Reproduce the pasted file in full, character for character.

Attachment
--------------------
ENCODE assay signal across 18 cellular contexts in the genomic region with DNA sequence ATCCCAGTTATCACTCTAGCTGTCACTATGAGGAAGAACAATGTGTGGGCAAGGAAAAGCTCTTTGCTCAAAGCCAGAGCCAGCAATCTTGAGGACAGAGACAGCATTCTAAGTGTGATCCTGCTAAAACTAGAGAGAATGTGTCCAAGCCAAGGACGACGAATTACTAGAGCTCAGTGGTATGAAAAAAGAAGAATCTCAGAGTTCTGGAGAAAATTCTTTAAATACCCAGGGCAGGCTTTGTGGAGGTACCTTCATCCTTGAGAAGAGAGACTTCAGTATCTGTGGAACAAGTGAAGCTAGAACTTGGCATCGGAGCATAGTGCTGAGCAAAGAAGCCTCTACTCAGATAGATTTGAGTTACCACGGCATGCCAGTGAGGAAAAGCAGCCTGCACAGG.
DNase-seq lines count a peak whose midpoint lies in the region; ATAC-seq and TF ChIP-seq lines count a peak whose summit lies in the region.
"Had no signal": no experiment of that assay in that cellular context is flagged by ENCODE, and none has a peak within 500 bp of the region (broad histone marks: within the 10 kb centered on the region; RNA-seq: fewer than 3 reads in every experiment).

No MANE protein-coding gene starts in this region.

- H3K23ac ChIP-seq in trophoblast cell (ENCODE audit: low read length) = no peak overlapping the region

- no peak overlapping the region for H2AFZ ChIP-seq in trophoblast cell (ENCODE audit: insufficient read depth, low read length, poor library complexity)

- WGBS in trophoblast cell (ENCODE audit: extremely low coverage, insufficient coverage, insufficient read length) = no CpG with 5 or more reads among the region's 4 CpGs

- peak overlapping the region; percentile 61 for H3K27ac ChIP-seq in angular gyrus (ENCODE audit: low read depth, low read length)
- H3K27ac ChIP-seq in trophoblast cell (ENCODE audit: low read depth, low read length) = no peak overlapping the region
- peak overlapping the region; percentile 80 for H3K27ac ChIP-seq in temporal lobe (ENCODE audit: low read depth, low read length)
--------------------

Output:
ENCODE assay signal across 18 cellular contexts in the genomic region with DNA sequence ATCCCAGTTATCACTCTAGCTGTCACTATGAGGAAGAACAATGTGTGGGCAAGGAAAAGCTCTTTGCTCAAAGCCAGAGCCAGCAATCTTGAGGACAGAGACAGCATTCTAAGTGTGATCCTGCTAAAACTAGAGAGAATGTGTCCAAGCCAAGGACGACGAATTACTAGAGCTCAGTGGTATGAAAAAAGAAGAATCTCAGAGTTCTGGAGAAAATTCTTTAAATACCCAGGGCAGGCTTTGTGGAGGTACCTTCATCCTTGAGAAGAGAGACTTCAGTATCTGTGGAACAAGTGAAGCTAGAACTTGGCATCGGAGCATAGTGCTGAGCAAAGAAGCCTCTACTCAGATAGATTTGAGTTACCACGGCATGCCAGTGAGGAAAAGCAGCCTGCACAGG.
DNase-seq lines count a peak whose midpoint lies in the region; ATAC-seq and TF ChIP-seq lines count a peak whose summit lies in the region.
"Had no signal": no experiment of that assay in that cellular context is flagged by ENCODE, and none has a peak within 500 bp of the region (broad histone marks: within the 10 kb centered on the region; RNA-seq: fewer than 3 reads in every experiment).

No MANE protein-coding gene starts in this region.

- H3K23ac ChIP-seq in trophoblast cell (ENCODE audit: low read length) = no peak overlapping the region

- no peak overlapping the region for H2AFZ ChIP-seq in trophoblast cell (ENCODE audit: insufficient read depth, low read length, poor library complexity)

- WGBS in trophoblast cell (ENCODE audit: extremely low coverage, insufficient coverage, insufficient read length) = no CpG with 5 or more reads among the region's 4 CpGs

- peak overlapping the region; percentile 61 for H3K27ac ChIP-seq in angular gyrus (ENCODE audit: low read depth, low read length)
- H3K27ac ChIP-seq in trophoblast cell (ENCODE audit: low read depth, low read length) = no peak overlapping the region
- peak overlapping the region; percentile 80 for H3K27ac ChIP-seq in temporal lobe (ENCODE audit: low read depth, low read length)